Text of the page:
The Bible talks about many different kinds of love all throughout the different books and passages. There is relational love that mankind has for each other and God has for his people. There is also physical love, romantic love, and parental love just to name a few. One of the most famous passages about love is in 1 Corinthians 13, which is known as the love chapter.
“If I speak in the tongues of men and o angels, but have not love, I am only a resounding gong or a clanging cymbal. If I have the gift of prophecy and can fathom all mysteries and all knowledge, and If I have a faith that can move mountains, but have not love, I am nothing. If I give all I possess to the poor and surrender my body to the flames, but have not love, I gain nothing.
Love is patient, love is kind. It does not envy, it does not boast, it is not proud. It is not rude, it is not self-seeking, it is not easily angered, it keeps no record of wrongs. Love does not delight in evil but rejoices with the truth. It always protects, always trusts, always hopes, and always perseveres.
And now these three remain: faith, hope and love. But the greatest of these is love.”
Love in the Old Testament:
In the Old Testament the verb “to love” and its cognates cover the full range of meanings the English word “love” has, including love for God (Exodus 20:6, Psalm 40:17) and the love God has for his people (Hosea 3:1, Deuteronomy 7:13). God’s love for his people in the covenant context is often expressed by the term “steadfast love”. God’s steadfast love is a sign of his fidelity.
The word “love” has a wide range of meanings. It can be used to describe physical love between the sexes (Genesis 34:3, Judges 16:4, 15, 2 Samuel 13:4 and the book of the Song of Solomon). The Hebrew word for love refers to the love within a family (Genesis 22:2, Ruth 4:15); among friends (Psalm 38:12, Jeremiah 20:4-6); and between slave and master (Deuteronomy 15:16). To love God and to keep his commandments is a requirement as said in Deuteronomy6:4-6: “The Lord our God is one Lord; and you shall love the Lord your God with all your heart, and with all your soul, and with all your might. And these words which I command you this day shall be upon your heart.”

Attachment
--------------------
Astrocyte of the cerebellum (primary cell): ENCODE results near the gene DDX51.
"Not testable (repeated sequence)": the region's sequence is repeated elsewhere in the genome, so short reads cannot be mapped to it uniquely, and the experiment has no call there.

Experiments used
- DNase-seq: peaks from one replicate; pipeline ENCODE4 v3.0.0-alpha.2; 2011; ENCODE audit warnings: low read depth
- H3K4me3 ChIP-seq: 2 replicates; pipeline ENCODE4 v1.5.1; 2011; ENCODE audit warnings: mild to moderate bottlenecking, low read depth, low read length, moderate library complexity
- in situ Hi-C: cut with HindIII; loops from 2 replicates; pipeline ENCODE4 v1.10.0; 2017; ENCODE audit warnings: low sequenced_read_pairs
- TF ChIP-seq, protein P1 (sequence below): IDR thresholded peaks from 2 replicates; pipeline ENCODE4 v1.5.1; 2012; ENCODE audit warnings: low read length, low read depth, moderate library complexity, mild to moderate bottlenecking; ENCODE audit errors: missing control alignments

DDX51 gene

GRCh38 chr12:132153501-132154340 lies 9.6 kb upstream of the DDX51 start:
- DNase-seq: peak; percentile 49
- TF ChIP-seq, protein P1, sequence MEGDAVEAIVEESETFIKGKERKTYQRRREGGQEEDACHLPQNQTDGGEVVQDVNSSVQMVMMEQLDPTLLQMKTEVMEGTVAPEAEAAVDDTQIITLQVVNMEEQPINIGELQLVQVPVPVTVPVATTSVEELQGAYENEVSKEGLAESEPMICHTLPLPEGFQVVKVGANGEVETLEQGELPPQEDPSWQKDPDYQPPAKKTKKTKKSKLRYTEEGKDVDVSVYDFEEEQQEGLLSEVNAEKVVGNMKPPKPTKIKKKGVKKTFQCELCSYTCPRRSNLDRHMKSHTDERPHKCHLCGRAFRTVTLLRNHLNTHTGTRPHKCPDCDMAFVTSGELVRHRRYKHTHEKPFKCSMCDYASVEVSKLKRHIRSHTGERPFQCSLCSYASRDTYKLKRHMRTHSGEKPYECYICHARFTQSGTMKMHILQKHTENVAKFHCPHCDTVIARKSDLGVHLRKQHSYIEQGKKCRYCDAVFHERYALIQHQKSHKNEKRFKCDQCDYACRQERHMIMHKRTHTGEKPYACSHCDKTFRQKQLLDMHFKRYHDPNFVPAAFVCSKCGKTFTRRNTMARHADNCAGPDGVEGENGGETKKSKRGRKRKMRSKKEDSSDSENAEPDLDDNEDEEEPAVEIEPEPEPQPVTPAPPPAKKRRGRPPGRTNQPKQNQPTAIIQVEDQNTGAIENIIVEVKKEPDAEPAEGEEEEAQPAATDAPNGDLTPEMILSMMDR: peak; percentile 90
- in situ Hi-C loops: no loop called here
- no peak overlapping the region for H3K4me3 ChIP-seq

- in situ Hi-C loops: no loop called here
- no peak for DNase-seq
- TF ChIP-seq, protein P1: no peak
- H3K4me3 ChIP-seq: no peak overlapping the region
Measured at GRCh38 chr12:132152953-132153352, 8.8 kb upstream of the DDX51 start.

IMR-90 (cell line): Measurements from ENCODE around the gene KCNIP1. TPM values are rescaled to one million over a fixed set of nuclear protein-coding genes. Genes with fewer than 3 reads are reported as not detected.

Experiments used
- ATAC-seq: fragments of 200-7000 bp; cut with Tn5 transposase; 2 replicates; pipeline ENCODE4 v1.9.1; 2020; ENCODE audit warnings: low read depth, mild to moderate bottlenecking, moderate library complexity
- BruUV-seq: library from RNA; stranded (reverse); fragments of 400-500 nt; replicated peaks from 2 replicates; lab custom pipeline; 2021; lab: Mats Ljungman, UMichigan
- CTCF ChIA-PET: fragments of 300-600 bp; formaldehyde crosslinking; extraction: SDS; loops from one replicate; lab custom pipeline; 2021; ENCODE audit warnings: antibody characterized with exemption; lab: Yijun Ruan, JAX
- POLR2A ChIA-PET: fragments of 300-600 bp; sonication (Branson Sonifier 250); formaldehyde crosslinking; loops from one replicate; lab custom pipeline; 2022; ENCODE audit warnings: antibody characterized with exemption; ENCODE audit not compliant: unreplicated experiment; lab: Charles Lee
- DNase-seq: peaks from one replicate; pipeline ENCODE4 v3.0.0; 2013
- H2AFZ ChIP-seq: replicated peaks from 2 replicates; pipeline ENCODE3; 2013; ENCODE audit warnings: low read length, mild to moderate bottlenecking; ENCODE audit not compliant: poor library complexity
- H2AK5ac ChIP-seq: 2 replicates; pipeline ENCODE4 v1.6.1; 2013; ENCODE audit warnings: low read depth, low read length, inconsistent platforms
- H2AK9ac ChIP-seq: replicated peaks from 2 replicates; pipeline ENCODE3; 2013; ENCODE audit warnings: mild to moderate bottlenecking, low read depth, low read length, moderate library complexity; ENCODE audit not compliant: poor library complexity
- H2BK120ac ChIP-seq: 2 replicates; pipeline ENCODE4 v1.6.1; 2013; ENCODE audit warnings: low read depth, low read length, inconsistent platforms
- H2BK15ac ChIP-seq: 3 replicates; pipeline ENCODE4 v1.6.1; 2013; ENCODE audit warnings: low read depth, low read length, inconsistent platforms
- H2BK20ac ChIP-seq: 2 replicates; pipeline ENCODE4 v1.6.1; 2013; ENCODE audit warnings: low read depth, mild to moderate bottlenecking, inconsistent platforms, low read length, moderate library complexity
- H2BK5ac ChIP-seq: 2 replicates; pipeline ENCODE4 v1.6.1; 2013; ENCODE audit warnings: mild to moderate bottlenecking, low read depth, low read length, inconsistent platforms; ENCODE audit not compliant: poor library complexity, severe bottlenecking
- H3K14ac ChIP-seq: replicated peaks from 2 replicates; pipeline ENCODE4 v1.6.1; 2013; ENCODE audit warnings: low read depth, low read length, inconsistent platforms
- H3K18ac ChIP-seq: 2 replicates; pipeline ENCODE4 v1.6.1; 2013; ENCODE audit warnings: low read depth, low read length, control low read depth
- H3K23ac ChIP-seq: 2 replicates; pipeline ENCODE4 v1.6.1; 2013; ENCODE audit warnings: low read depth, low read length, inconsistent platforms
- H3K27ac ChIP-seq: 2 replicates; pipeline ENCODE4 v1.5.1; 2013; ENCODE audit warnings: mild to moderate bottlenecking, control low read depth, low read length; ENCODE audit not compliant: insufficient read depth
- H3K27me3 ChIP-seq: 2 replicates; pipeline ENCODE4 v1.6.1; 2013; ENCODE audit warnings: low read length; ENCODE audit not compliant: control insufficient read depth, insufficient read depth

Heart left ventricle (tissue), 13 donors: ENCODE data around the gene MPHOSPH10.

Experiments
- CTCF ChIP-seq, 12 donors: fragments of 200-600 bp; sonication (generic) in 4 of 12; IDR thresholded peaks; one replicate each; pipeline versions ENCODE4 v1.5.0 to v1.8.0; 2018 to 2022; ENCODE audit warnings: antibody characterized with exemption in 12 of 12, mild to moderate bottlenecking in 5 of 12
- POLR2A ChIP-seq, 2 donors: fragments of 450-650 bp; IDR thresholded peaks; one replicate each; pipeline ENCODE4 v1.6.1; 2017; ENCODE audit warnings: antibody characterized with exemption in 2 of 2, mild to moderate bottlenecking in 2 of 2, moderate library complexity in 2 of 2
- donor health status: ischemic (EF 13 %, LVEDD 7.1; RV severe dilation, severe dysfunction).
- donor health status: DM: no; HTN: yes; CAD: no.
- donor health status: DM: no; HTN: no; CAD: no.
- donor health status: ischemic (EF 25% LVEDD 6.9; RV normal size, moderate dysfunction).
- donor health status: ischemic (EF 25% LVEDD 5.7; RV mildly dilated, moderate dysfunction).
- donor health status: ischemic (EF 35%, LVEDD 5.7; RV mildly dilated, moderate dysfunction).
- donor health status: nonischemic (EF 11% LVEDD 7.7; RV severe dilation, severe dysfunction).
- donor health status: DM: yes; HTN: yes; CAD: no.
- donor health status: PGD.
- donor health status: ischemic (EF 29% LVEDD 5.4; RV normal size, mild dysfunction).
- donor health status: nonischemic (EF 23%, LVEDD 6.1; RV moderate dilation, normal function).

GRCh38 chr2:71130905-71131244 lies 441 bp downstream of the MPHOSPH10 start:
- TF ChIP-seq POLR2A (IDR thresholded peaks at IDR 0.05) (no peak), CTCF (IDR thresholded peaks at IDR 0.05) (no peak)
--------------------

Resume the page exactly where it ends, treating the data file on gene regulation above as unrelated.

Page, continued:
Love in the New Testament:
In the New Testament the primary Greek words used to express the concept o love are agape and philia; eros, signifying sexual love in Greek, is not used in the New Testament. The primary use of “love” is with regard to the great commandment to love the Lord your God with all your heart and to love your neighbor as yourself (Mark 12:28-31). In Matthew 5:43-46 the theme “love your enemies” is emphasized. And of course the love chapter in 1 Corinthians chapter 13 defines what love is and is not and that “love” in the New Testament is most commonly connected with faith and hope. Love is given to the believer through the Holy Spirit as a gift to be exercised now and as a sign of the future consummation of that new creation which God has begun in Christ, a fulfillment that is expected in hope (Romans 5:5). Love is the primary term describing the result of faith both for the believer and the community in Christ. Because Christ has died and the Holy Spirit has given the believer the gift of love, Paul can write the Corinthians that the “love of Christ controls us…” (2 Corinthians 2:4)
The Bible covers many different kinds of love and gives definitions for these kinds of love. It teaches us that God gives us love and the capacity to love him and each other. Love was created by God and is ordained by God.